Re: [TF-PP] Moving forward


When we had:
PROPOSED: The cardinality of solutions to fixed-length paths
is the same as the cardinality of solutions to the path expanded into
triple patterns (with all variables projected); the cardinality of
solutions to variable-length paths is the cardinality of solutions
via paths that do not repeat nodes; the cardinality of solutions to
paths combining fixed and variable length (elt{n,} ) is a combination
of the fixed definition plus the variable definition for paths longer
than the fixed length.

it looked reasonable at the time but I'm finding that it isn't do clear 
cut a distinction of variable and fixed length paths.

   which is similar or the same as p{n,n}
   which is similar or the same as :p/:p/..../:p
   using the text above it is :p{n} / :p{0,(m-n)}
   which is similar or the same as :p/:p/:p?/:p?
      (n times :p and (m-n :p?)
   which is also :p{1,}

Birte suggests that

:p{n,m} is
    :p{n} UNION :p{n+1} ... UNION :p{m}

although this is problematic because it goes round loops multiple times 
if fixed length paths are the same as their triple pattern expansion.

:p{1,} needs to have a relationship to :p{1,X} as X tends to infinity. 
When X is larger than the longest path in the graph, it's going to odd 
(but possible) to have :p+ and :p{1,X} returning different answers.

I can see that :p{n,m} defined as a union for small n and large m is 
going to an implementation burden for some systems using a pure expansion.

The closest consistent view point with the text above on cardinality 
seems to me, currently, to be the form that counts all paths, including 
once round loops, which is the triple matching and backtracking. 
Intuitively, it's like trying to create triple expansions but limiting 
loops to once round. It feels as if it is consistent possible future 
returning path lengths.

The other consistent viewpoint, which is not in line with the text 
above, is to make path matching distinct only. That drops the proposal 
for fixed length paths being equivalent to pure triple patterns.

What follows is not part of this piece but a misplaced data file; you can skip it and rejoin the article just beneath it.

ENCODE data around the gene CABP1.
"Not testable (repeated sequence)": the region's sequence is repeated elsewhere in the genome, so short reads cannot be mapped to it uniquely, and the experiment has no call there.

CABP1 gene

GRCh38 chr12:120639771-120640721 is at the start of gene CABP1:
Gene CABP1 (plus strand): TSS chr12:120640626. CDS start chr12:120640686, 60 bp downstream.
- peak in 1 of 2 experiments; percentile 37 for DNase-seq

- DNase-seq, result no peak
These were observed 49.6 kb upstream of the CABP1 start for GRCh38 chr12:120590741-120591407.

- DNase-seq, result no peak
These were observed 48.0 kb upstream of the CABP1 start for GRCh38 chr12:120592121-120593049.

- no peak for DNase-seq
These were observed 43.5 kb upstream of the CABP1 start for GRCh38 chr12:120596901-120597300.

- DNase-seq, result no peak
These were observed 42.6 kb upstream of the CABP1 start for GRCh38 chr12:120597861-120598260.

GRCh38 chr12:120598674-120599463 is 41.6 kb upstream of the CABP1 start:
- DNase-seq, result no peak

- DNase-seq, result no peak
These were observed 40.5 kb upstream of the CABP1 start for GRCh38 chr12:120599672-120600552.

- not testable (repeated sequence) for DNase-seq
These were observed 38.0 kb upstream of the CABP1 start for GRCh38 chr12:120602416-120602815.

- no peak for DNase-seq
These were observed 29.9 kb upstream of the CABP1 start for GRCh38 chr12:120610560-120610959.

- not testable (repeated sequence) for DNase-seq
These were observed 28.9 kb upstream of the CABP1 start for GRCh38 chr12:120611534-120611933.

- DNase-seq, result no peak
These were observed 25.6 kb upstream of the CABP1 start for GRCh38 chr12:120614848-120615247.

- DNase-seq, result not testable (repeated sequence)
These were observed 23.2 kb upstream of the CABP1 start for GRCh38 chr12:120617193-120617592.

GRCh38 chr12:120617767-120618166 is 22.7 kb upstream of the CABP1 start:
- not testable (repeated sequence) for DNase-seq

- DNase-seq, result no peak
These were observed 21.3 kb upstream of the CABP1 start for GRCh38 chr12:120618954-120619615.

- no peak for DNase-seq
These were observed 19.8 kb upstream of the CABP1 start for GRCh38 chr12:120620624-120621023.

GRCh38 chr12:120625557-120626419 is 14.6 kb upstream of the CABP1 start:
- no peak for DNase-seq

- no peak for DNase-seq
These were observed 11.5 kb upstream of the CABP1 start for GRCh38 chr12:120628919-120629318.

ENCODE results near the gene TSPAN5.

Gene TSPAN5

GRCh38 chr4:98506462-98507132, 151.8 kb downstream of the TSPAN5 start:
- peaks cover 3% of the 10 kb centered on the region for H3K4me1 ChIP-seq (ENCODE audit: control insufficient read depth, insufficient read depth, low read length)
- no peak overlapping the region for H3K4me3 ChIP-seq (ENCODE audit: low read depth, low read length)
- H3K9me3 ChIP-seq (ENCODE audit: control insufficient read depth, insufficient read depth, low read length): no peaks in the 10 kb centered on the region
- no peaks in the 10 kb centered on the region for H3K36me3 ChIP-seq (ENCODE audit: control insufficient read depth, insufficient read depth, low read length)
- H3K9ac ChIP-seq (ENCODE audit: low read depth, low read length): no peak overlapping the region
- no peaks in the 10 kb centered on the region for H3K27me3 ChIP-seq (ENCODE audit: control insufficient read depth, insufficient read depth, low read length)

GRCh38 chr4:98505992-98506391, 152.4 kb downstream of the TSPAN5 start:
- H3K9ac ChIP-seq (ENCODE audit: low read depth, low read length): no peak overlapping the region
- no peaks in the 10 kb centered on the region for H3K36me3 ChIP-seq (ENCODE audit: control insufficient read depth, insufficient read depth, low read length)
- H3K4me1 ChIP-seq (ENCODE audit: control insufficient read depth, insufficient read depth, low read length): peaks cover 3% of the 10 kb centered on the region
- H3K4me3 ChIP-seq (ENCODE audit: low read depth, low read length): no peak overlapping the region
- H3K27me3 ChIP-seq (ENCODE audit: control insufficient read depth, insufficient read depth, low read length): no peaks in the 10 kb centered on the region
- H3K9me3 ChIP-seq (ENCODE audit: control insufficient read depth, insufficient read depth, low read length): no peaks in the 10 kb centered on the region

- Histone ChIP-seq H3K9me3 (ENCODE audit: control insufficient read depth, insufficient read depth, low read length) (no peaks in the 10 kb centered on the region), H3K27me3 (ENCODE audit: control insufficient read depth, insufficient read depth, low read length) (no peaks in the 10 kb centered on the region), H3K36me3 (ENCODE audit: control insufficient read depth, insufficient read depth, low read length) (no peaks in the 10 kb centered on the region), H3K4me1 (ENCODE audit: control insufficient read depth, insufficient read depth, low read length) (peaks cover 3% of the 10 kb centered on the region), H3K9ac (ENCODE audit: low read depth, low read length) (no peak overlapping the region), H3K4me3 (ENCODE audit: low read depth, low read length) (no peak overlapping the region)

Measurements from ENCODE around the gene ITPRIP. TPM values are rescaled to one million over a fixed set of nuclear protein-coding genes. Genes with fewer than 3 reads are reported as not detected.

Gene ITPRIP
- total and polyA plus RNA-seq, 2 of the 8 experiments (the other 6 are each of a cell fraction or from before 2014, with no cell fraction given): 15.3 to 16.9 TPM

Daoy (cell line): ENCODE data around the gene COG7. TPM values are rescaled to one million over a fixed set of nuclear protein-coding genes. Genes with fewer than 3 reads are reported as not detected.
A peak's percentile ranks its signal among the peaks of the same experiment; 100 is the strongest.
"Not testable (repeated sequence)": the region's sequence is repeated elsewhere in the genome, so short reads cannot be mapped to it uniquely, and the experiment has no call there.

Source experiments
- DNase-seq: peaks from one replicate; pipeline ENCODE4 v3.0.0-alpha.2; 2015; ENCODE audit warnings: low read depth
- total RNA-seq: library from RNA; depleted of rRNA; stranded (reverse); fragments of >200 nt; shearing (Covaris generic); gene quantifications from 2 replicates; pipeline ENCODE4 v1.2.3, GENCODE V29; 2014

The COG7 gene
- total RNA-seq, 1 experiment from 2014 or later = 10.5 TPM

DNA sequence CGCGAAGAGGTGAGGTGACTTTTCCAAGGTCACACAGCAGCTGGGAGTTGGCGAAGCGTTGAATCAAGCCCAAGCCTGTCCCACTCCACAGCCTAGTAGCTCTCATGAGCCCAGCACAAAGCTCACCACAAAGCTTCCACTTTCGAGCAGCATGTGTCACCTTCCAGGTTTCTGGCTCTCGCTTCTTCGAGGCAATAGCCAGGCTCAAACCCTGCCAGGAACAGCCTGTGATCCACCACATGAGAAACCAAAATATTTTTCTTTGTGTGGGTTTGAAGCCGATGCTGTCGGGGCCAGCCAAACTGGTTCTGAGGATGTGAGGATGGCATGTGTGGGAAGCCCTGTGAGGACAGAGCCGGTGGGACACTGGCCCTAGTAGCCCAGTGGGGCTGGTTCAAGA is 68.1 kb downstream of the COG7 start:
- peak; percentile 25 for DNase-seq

Simply picking distinct everywhere seems restrictive.

We also have the fact that while we have used :p as the single step path 
component, it can be a complex expression:

   ?x (:a/:b)+ ?y
   ?x (:a*/:b)+ ?y
   ?x (:a|:b)+ ?y
   ?x (:a/(:b|^:c))+ ?y

Currently, I'm working on the idea of some fixed equivalences of 
transformations of paths down to a few operators. We at least get 
defined cardinalities this way, and an explanation although the 
treatment isn't going to be uniform as

card(:p+) = card(:p{1,}) != card(:p{1,larger than graph})

There would be an operator path+, and the expansions always put the 
unbounded part last (that does not mean the unbounded part is last in t 
the path -- the path may be :p+/:q{5}).


but we could start with

pathArbLengthMatch(path, min, max)

making the break with triple pattern equivalences happen when any {} is 
introduced.  "+" is {1,inf} and "*" is :p{0} union :p+

Operators like "/", "|", "^" are simply syntax for triple expansions.

The unfortunate consequence is that
{n} is not a simple triple pattern if it is {n,n}.

How does that fit with recursive SQL?


On 09/06/2010 1:40 PM, Matthew Perry wrote:
> Thanks for the summary Andy.
> I do not like the triple marking with backtracking/unwinding approach to determine the cardinality for arbitrary length paths. I think this will be too hard to implement efficiently on systems that store graphs on disk. Using "distinct" or "no node repetition" semantics, most property path queries can be evaluated efficiently in a DBMS using recursive SQL, but the triple marking approach is a different story and would most likely require a really convoluted representation on disk. Since we are only talking about differences in cardinality of results, I worry that the elegance of the formalization may not justify the additional burden on developers.
> Cheers,
> Matt
> ----- Original Message -----
> From:
> To:
> Sent: Wednesday, June 9, 2010 8:15:06 AM GMT -05:00 US/Canada Eastern
> Subject: [TF-PP] Moving forward
> To summarise where I think we are:
> 1/ Use the expansions approach that Birte proposed in:
> 2/ Define operators for zero length paths and for arbitrary length paths
> (i.e. +).
> 2a/ zero length paths include all subjects/objects/constant terms as
> possible bindings (and check this makes sense).
> 2b/ arbitrary length paths based on triple marking with
> backtracking/unwinding.  Define the operator by algorithm (of course,
> you can implement anyway you want but this defines the correct answers
> and cardinality).
> 3/ Need to compare the cardinality for arbitrary length paths and {n,m}
> forms since they should agree, and if not, we need to understand why
> (this is why I think the triple marking with unwinding is the way to go)
> It may make sense to define {n,m} in terms of the arbitrary length paths
> algorithm.
> 4/ Examples, examples, examples.
>  Andy

Received on Monday, 14 June 2010 15:16:44 UTC